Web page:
Creating money goals is a great activity for club meetings or educational booths
A quick way to engage in money education is through creating money goals.
Setting and working towards goals is an important life skill and very relevant in the realm of financial education. A quick 4-H club meeting or educational booth activity is to have youth participants develop money goals and create a board to display those goals.
When doing this activity, start with education around goals. Ask participants about times they have created goals, what kinds of goals they created and how successful they were at achieving those goals. Then explore what factors helped with their success for times they achieved their goal. Often, the answer will relate to having a written SMART goal (Specific, Measureable, Attainable, Relevant and Time-Bound) an zdhaving an accountability partner to keep the person focused on that goal. Applying this same process will help the youth achieve success with their financial goal.
Once this discussion occurs, participants can create their own money goals. Money goals can be recorded onto shaped pieces of paper, such as 4-H clovers or dollar signs, and posted on a poster board or flipchart paper. Colorful post-it notes are also highly effective for large group settings. Encourage participants in large settings to copy their goal onto another sheet to take home or take a picture of their goal. For smaller groups, the goals can be displayed and then taken home at the end of the session or event. They can also be kept on display for the program year as a record of that goal. Accountability can be done as a group to check in periodically on the success towards the goal.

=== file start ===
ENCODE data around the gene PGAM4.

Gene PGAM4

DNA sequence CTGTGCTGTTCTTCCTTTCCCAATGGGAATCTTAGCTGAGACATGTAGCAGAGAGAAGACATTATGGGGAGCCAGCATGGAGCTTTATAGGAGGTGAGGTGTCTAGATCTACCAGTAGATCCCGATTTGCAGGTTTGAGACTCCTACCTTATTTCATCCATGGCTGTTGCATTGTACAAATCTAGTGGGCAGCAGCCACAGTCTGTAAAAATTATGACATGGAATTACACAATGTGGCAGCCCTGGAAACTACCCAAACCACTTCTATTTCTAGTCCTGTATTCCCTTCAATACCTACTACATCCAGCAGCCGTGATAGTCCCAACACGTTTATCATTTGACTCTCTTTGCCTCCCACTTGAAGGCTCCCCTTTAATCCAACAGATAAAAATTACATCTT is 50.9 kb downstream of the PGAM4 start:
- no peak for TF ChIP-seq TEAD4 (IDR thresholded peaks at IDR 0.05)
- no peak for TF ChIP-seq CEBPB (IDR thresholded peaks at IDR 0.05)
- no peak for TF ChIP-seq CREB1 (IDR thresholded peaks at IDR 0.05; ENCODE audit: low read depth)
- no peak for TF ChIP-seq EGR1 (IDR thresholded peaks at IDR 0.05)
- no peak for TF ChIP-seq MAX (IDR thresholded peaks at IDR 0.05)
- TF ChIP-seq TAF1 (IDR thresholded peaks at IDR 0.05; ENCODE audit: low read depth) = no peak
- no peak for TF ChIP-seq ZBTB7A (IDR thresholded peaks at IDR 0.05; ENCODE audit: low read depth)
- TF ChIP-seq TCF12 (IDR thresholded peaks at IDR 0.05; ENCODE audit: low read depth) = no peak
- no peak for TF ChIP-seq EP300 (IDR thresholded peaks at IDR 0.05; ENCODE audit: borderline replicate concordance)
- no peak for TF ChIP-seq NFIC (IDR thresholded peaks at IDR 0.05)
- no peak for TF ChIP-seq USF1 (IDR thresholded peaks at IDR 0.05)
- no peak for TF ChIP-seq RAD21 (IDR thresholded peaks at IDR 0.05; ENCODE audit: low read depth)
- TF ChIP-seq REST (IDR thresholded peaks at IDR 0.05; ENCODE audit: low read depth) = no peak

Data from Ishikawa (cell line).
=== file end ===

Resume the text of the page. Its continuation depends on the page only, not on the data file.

This process works well for financial goals but can be utilized for any goal-setting process including establishing club or group goals or creating personal project goals.
Michigan State University Extension and Michigan 4-H Youth Development help to prepare young people for successful futures. As a result of career exploration and workforce preparation activities, thousands of Michigan youth are better equipped to make important decisions about their professional future, ready to contribute to the workforce and able to take fiscal responsibility in their personal lives.